I know it's not the manly thing to do, but I'll write it out in black and white (or green and dark green) -- I tend to tear up at certain times. One of those times is every time I watch A Charlie Brown Christmas. Yeah, a cartoon. But there's something about the simplicity of it all. I'm reasonably sure I watched this show when it first aired back in 1965. I would have been four years old at the time. So maybe there's a sense of nostalgia to it as well.
But it's not the kids tasting snowflakes that does it to me. It's not Lucy trying to label Charlie Brown's fear that puts the tear in my eye. The pathetic three-branch Christmas tree doesn't affect me either. It isn't even the kids dancing at Christmas play practice -- although I particularly enjoy Shermy dancing "The Sleepwalk" and Violet doing some bizarre kind of shadow boxing/twist movement.
But when Charlie Brown is ridiculed for bringing that all-but-bare twig back to practice, he turns to Linus and says, "I guess you're right, Linus. I shouldn't have picked this little tree. Everything I do turns into a disaster. I guess I really don't know what Christmas is all about."
"Isn't there anyone who knows what Christmas is all about?"
Linus steps up and answers happily, "Sure, Charlie Brown, I can tell you what Christmas is all about."
"And there were in the same country shepherds abiding in the field, keeping watch over their flocks by night. And lo, the angel of the Lord came upon them, and the glory of the Lord shone round about them; and they were sore afraid. And the angel said unto them, 'Fear not: for behold, I bring you good tidings of great joy which shall be to all people. For unto you is born this day in the city of David, a Savior, which is Christ the Lord. And this shall be a sign unto you: Ye shall find the babe wrapped in swaddling clothes, lying in a manger.' And suddenly there was with the angel a multitude of the heavenly host praising God and saying, 'Glory to God in the highest, and on earth peace, good will toward men'."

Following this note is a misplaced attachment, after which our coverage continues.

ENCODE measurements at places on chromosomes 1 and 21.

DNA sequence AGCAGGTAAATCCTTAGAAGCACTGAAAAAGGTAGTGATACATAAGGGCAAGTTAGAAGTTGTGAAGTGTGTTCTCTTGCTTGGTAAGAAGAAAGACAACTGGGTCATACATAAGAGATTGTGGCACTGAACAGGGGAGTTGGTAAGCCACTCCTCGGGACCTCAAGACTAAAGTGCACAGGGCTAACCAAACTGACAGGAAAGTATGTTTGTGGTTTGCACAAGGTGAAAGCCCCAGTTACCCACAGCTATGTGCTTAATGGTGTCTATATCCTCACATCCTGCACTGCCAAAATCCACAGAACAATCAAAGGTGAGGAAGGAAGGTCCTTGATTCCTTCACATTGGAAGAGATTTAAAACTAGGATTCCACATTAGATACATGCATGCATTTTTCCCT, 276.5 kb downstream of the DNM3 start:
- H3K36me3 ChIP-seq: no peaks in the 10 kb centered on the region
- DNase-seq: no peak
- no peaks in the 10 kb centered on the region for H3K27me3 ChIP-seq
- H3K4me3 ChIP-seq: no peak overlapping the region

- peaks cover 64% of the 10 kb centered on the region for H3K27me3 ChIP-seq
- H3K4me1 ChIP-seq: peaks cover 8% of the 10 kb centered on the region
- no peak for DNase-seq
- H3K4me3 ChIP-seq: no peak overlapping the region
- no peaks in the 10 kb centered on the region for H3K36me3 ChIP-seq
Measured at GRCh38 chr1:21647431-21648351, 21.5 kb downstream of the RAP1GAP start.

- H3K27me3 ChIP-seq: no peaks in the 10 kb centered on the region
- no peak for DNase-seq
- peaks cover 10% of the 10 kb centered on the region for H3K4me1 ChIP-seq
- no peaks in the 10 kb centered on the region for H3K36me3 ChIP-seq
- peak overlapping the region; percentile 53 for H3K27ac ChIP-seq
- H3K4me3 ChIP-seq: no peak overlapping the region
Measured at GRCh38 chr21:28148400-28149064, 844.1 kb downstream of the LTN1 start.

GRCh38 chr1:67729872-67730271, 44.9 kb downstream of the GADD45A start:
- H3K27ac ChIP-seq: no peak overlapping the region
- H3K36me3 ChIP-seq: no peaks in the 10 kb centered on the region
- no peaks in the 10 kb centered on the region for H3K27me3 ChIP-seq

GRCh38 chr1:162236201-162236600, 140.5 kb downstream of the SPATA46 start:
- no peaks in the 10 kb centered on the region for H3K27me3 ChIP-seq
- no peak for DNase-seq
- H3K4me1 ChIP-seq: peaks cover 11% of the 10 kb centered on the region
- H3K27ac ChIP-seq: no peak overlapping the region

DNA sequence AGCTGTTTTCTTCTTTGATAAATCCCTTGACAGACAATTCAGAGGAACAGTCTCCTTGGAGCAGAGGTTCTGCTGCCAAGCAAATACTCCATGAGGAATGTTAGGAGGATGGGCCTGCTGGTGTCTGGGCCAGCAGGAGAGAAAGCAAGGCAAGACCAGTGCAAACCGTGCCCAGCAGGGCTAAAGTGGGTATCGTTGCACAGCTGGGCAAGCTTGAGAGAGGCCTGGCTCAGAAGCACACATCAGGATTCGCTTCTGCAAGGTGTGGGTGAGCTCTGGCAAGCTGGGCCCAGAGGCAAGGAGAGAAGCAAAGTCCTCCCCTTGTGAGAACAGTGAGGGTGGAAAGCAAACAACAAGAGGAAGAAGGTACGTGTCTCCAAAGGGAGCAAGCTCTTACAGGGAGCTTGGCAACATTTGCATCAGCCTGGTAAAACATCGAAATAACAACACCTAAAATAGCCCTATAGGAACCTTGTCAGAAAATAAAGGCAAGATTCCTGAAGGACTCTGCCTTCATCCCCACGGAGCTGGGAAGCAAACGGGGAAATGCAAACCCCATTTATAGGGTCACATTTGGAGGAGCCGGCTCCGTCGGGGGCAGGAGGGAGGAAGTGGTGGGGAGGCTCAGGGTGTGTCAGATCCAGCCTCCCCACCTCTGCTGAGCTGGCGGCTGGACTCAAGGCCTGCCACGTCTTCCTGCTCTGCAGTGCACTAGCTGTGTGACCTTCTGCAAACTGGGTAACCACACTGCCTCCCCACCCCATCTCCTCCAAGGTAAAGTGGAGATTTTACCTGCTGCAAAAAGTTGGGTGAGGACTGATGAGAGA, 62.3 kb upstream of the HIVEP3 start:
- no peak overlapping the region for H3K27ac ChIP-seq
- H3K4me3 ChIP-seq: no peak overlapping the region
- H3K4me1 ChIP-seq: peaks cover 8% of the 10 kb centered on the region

Linus then turns, walks back to Charlie Brown and plainly says,
"That's what Christmas is all about, Charlie Brown."
And that's all it takes. Every time he says it, I get all choked up.
A little of my reaction could be because of the little crack in Linus' voice and the fact that it was a real child reading the lines. But I think it's the pure simple message that even a child can see. Christmas isn't about the materialistic orgy of buying and wrapping and baking and eating. Lost in the mountain of cotton-ball snow, pine needles, gift receipts, glittery cards, flashing lights and red-nosed reindeer is the hope of all humanity cloaked in the skin of a newborn babe.
Charles Schultz made anti-commercialism the theme of A Charlie Brown Christmas. That was 1965. Let's just consider how much more the world has drifted away from the true message of Christmas in those forty years. Even the word "Christmas" is frowned upon by an increasingly secular society. That's enough to make a person cry. The good tidings of great joy really are for all people, yet so few come to the stable to worship and adore Him.
Still the simple message from the mouth of little Linus Van Pelt remains. Christmas is all about God taking on humanity to live the perfect life which we can not live, then offering His righteousness to us. And the fact that this basic truth is a visible pearl within the oyster of the secular holiday season brings a tear of awe and gratitude to my eye.
Glory to God in the highest!